Thursday, June 23, 2011

More Wildflowers

It is a rainy day in the mountains. Piper and I are still hoping for a walk - it's no fun walking with an umbrella. Yesterday we found lots of beautiful flowers. Last Sunday was Trinity Sunday and the wonderful mystery of God's nature pictured in three persons. There is no way our human brains can adequately understand the Trinity but we get glimpses. One certainty is that within God resides this incredible mix of feminine and masculine. How else can we - everyone of us - be created in God's image? And oh the colors of creation (including humanity), everyone beautiful and unique. It is an overwhelming realization that each of these beautiful flowers was drawn by the Creator's hand. And that reminds me of Rembrandt's painting of the return of the prodigal son. The father, seated, is welcoming his son home. The son kneels and the father's hands rest on his shoulders. One of the father's hands is distinctly masculine while the other is just as distinctly feminine. Jesus told this parable to show us who God is - the father always welcoming us back - and Rembrandt, a creator of beauty himself, knew the nature of the Master Creator well. As the young people today say...all I'm saying here is that I think it takes some major estrogen to create these beauties! Okay enough theologizing!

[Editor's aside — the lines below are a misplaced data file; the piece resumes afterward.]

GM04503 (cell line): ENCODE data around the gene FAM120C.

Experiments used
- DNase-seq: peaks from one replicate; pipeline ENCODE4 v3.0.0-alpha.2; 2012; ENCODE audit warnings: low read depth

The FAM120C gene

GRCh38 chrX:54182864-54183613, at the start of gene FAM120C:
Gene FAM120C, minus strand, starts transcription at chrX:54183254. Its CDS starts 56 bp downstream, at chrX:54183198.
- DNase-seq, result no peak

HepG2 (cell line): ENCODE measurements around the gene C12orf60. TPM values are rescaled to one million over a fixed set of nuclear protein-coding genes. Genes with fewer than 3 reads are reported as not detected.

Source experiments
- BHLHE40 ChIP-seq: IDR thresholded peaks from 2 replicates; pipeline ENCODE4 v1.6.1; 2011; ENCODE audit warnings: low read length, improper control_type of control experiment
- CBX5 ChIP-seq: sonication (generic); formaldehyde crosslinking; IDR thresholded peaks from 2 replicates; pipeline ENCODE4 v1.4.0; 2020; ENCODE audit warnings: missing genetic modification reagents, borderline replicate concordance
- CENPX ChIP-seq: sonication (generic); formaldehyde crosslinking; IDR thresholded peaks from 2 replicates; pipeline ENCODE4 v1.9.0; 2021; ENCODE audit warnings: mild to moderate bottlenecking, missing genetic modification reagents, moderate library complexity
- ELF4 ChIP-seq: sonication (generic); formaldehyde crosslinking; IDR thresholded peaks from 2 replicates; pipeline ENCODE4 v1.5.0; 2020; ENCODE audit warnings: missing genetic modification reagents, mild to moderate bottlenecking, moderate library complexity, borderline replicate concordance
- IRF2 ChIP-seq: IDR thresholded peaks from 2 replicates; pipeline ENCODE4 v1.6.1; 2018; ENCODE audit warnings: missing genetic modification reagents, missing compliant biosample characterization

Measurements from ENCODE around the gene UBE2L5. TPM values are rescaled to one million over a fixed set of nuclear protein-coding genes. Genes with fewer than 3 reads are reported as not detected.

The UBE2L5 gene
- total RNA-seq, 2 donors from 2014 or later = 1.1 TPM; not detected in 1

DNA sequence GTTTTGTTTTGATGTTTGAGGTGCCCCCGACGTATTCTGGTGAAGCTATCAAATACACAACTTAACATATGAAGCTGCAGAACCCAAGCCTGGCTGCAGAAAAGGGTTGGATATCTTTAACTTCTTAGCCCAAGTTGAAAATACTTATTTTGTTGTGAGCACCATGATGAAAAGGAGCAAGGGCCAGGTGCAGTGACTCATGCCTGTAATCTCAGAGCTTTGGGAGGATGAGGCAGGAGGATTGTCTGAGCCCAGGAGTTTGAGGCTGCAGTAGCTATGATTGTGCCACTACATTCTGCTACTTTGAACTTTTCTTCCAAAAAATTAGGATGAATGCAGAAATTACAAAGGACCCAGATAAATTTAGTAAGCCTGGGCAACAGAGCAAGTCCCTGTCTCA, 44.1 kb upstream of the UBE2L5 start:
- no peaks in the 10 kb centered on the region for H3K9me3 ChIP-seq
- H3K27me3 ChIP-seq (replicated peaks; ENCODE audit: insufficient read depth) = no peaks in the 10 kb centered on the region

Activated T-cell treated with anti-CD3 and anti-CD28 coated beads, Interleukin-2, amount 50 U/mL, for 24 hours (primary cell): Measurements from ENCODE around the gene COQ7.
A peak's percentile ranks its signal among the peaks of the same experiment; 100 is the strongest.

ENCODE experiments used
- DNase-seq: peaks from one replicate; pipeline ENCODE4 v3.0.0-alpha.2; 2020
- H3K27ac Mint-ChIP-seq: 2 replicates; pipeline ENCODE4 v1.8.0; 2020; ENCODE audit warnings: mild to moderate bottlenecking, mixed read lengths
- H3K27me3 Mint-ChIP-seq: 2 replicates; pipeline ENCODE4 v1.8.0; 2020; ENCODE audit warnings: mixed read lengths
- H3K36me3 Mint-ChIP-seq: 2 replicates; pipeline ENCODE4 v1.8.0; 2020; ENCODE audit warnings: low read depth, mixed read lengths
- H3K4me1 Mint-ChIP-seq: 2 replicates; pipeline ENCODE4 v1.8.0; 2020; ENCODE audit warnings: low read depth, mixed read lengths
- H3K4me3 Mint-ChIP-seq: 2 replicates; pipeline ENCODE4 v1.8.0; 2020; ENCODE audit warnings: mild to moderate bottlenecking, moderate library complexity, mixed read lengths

Fly poison
This plant is growing in my yard and the picture doesn't really do it justice. The leaves and roots are extremely toxic to cattle and my wildflower book says that some people call it "crow poison".

Large Purple Fringed Orchis
These members of the Orchid family grow in thick bunches alongside the Parkway. They add beautiful color to the ordinary weeds and Queen Anne's Lace that mix themselves in with it.

Tall Milkweed
This is certainly not what I grew up calling "milkweed" but according to the book this is indeed milkweed. It's not very showy and tends to hide among the other bushes and weeds along the road. The picture is not very clear but the flowers have a purplish inside and a pale ivory flower.

The next two pictures are different species of Black-eyed Susans! The lovely lady in this picture is Piper's first encounter with a cow. Piper was more impressed than Miss Susan!

This last picture is Butterfly Weed. It lives up to its name because every morning when we walk by it there are butterflies sitting on the flowers. I grew up calling this "chigger weed". The wildflower book says that this name has caused an unfounded prejudice to the flower. It sure did for me. I always wanted to pick it but I sure didn't want those chiggers! Now I know....

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